Growing Up Is Actually A Bummer, According To Science

Photographed by Jens Ingvarsson.
Before we get started, we'd like to mention that anyone with a 30th birthday coming up might want to skip this one (you've been warned). Research on happiness and age, published this week in the journal Social Psychological and Personality Science, found that a major shift has occurred in the last five or so years: The number of people over 30 claiming to be "very happy" is the lowest it's been since the study began in the 1970s. Yikes.

The study took place over 40 years — between 1972 and 2014 — and used four representative samples of more than one million Americans. Researchers write that this was an investigation into "subjective well-being. So their main method of measuring happiness was a simple question, posed to each participant, along the lines of: "Taking all things together, how would you say you're feeling these days — would you say you’re very happy, pretty happy, or not too happy?"

Let's start with the good news: Teens and young adults (between 18 and 29 years old) are only getting happier. In the '70s, only 19% of teens claimed to be "very happy," compared to 23% in the 2010s, while "very happy" young adults went from 28% to 30%. Now for the less-than-great news: The portion of people over 30 who said they were "very happy" fell from 38% in the '70s to 32% by the end of the study.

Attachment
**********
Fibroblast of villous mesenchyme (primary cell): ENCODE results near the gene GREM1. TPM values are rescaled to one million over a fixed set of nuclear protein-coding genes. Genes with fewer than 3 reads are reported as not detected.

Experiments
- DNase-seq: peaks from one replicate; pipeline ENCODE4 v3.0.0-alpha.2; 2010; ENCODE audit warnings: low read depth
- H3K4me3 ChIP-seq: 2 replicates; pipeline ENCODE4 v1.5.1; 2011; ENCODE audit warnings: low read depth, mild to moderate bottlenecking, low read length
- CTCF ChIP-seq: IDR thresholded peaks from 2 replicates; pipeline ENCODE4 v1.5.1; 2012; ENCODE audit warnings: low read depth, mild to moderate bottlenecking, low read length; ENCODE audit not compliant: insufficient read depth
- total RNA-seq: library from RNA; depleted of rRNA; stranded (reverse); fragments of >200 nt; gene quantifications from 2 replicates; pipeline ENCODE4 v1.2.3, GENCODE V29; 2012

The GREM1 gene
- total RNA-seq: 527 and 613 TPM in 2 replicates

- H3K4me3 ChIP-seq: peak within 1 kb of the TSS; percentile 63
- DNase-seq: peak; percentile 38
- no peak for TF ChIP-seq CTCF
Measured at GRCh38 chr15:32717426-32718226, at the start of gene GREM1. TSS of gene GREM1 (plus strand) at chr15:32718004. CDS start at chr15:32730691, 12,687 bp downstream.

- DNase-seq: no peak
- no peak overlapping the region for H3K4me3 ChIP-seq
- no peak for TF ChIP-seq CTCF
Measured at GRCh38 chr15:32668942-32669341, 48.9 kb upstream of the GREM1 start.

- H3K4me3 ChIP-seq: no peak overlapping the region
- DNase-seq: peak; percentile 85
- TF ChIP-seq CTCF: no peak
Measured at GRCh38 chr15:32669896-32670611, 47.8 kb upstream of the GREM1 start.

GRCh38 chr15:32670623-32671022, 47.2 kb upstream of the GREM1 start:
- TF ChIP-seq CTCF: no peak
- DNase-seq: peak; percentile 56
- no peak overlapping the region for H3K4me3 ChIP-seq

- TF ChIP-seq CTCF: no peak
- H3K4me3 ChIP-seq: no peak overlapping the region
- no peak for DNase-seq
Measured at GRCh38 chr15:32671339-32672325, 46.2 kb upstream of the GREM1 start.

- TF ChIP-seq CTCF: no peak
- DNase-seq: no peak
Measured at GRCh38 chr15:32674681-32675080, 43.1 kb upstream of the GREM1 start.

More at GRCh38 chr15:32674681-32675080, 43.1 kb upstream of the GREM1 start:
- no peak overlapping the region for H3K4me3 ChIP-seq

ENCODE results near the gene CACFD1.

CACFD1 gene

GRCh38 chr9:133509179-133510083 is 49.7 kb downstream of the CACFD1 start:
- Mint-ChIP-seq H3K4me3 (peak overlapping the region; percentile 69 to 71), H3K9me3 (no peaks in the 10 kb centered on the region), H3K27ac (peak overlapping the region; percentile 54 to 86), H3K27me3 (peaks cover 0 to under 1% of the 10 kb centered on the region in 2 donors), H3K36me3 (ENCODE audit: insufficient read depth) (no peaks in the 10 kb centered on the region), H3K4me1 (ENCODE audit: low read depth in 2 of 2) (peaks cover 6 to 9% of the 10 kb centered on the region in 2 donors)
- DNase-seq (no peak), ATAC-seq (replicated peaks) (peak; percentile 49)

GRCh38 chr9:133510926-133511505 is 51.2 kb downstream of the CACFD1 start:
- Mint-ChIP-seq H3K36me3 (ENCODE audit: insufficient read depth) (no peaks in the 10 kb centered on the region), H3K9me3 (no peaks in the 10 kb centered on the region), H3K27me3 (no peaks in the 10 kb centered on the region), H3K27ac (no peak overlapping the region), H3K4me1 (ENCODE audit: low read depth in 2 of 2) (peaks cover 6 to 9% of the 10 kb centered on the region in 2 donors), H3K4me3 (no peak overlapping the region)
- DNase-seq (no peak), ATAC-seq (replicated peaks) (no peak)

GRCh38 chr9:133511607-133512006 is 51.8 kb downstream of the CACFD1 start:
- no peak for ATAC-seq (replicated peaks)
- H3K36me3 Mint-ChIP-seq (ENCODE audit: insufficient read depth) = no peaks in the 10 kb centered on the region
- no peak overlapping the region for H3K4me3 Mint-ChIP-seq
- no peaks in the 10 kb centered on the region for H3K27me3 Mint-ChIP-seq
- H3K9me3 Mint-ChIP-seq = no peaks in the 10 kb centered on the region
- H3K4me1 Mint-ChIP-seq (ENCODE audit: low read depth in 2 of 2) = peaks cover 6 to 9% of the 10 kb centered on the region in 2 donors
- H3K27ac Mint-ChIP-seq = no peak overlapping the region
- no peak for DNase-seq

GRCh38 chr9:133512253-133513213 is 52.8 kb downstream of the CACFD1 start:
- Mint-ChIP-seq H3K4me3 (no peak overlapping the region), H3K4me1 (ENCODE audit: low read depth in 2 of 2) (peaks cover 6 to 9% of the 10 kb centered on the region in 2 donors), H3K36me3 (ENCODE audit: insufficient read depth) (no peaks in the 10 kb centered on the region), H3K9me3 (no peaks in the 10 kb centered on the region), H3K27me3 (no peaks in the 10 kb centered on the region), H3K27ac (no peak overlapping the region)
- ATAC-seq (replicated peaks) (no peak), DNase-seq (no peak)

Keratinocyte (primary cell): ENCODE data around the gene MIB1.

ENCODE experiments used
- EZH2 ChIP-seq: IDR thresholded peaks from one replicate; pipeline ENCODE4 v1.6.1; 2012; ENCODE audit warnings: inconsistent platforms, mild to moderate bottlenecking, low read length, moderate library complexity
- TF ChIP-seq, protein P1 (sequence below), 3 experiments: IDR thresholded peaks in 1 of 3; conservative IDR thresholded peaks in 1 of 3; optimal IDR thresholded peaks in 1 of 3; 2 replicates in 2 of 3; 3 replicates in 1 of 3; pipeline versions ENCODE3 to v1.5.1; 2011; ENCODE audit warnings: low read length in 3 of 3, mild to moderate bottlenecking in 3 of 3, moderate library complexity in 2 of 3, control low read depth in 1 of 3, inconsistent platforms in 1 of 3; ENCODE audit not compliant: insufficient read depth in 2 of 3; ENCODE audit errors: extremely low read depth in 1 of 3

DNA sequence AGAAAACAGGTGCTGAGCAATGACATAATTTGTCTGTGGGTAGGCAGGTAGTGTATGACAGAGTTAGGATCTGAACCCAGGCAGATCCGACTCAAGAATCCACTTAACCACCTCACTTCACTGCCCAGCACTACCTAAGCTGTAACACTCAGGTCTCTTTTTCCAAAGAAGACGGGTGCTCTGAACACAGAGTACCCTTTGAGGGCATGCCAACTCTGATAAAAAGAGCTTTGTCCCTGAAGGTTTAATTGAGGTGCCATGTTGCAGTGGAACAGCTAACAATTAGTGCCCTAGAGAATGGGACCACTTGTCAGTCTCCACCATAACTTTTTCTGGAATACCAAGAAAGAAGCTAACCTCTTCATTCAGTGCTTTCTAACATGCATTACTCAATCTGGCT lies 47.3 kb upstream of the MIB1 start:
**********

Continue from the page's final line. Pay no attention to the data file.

Of course, those shifts are all quite small individually. But one other thing stands out: There is no longer a substantial difference in happiness between young adults (who, again, are about 30% "very happy") and over-30-year-olds (again, 32% "very happy").

Could this be the end of the line? Is 30 now the cutoff age for feeling truly happy? Probably not. For one thing, we find and experience happiness in different ways depending on our age. Could it be that those thirtysomethings who feel less than "very happy" are just having a bit of a Jack & Diane moment? That's one suggestion the study makes: "Increasingly unrealistic expectations for educational attainment, jobs, material goods, and relationships may feel good for adolescents but be disappointing for mature adults who cannot attain these goals."

So all you 29-year-olds, keep your chins up and have hope. There are plenty of ways to prepare for your 30s — and even a thing or two to look forward to. In fact, you might end up having such a lovely time that you forget to worry about being happy at all.
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